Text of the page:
::fibreculture:: CFP Transformations: The Internet as Politicising Instrument

Grayson Cooke grayson.cooke at scu.edu.au
Wed Feb 29 05:05:17 CET 2012

Hi fibreculturalists, hopefully this CFP will be of interest to some of you:

Call For Papers:

*Special Issue:The Internet as Politicizing Instrument.*

For this issue of /Transformations/, we invite papers that consider the 
gamut of change that the Internet has provoked, drawing on Marcus 
Breen’s /Uprising//: the Internet’s Unintended Consequences (/Common 
Ground Publishing, Champaign, IL, 2011).

In /Uprising /Marcus Breen employs Walter Benjamin’s arguments about art 
as a ‘politicizing instrument ... to allow for the proletariat to speak 
for themselves’ (p. 30). Following this assertion, we would like to 
invite contributors to submit papers that reflect on this claim, to 
support, challenge or deeply interrogate it. Discussions could include 
analysis of the ways the Internet enables the ‘proletariat’ and the 
abject to speak for themselves (following Julia Kristeva, Neil Larsen, 
Judith Butler, Arthur Kroker and others). The creation of new styles of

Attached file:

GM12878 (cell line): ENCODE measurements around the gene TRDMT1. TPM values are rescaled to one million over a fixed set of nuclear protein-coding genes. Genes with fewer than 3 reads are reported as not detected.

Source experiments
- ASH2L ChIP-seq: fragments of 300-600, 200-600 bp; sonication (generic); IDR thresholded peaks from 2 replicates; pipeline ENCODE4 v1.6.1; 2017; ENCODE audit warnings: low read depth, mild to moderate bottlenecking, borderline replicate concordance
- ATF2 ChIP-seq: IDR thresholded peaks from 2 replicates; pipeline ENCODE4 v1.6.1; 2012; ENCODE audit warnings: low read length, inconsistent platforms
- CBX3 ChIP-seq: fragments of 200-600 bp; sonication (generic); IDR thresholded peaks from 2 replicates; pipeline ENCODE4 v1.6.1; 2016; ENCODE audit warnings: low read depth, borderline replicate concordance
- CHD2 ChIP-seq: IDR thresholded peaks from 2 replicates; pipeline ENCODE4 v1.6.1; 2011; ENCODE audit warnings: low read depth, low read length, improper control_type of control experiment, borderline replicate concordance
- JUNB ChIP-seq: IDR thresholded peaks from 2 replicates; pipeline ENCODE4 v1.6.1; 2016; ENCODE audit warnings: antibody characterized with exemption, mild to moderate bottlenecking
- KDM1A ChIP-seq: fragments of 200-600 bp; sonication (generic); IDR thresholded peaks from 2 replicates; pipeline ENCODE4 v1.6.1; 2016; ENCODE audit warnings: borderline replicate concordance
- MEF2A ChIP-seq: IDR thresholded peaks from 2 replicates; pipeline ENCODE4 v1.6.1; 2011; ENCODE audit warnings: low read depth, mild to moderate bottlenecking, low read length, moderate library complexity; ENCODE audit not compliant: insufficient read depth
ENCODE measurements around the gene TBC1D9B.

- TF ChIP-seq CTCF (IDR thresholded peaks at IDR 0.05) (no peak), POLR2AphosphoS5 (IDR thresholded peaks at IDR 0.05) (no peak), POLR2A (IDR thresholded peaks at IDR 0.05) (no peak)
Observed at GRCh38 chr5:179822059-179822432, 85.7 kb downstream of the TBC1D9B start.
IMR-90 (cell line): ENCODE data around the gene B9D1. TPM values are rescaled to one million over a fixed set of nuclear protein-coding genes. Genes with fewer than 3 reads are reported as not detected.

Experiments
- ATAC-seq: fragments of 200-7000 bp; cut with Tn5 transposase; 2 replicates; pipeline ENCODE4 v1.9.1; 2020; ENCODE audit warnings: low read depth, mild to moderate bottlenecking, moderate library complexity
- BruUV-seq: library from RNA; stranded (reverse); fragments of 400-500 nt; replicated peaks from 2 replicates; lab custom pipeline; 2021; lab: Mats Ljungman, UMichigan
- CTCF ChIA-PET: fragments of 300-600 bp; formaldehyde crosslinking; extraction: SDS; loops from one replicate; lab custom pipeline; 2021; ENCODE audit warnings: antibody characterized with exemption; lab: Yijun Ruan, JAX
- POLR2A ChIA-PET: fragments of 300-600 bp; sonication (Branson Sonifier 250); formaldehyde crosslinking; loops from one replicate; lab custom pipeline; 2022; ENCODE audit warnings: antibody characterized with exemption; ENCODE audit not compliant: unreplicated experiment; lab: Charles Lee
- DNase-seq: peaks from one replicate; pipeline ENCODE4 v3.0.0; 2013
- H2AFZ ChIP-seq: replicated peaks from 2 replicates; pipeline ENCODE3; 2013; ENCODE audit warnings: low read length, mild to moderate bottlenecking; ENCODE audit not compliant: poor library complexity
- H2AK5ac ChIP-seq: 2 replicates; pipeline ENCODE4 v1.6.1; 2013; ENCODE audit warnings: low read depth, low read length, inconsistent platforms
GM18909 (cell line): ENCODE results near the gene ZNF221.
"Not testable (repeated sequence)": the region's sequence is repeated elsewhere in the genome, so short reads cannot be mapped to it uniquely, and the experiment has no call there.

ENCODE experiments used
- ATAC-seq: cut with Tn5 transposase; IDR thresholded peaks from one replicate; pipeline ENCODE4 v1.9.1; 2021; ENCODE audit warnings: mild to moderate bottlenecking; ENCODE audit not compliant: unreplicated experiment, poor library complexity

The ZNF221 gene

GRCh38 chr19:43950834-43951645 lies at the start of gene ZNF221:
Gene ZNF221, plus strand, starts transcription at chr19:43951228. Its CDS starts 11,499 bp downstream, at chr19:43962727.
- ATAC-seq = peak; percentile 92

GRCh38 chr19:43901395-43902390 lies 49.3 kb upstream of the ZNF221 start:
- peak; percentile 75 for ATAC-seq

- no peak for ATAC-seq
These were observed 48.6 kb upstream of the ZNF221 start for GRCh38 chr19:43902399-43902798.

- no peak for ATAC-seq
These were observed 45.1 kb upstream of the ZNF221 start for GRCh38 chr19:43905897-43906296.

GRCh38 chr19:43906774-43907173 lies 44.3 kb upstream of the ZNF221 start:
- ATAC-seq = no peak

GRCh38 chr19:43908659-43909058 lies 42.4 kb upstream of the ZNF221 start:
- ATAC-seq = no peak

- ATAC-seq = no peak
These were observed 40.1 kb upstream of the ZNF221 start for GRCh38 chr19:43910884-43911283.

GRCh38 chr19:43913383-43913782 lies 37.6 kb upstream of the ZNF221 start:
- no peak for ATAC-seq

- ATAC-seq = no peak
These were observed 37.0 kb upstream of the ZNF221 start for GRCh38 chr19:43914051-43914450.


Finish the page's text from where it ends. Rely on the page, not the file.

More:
false consciousness is open for discussion. Does the Internet require a 
new kind of speaking, one which does not fit older forms of class 
discourse? And what role does art, if any, play in this speaking? Can 
the Internet be understood as a new media tool offering emancipation 
given the political economy of the media in general? Are there lessons 
to be learned about proletarian political mobilization due to the 
Internet after the so-called Arab Spring and Occupy Wall Street? 
Discussion about the meaning of ‘proletarianization’ in the Internet era 
could take up the interpretive work Breen offers on the new definition 
of the term in an era when cultural ‘stuff’ is largely unregulated in a 
neo-liberal context.

Shifts in the circulation and availability of otherwise regulated media 
differ from nation to nation and geographical region to region, 
suggesting that proletarianization due to the Internet takes a 
multiplicity of forms. The implications for political mobilization may 
offer unprecedented opportunities for political action across the 
spectrum. Questions about the challenges to the order of liberal 
democracy abound and are welcome from either theoretical or empirical 
case study perspectives or in innovative multidisciplinary modalities.

Abstracts (500 words): due 1^st May 2012, with a view to submit articles 
by 1st September.

Abstracts should be sent to the general editor, Warwick Mules at 
w.mules at bigpond.com <mailto:w.mules at bigpond.com>

For submission guidelines and to view Transformations online: 

Dr Grayson Cooke
Course Coordinator BMedia
(acting) Director of Higher Degree Research Training
School of Arts and Social Sciences
Southern Cross University
PO Box 157
East Lismore NSW 2480
Ph: +61 2 6620 3839

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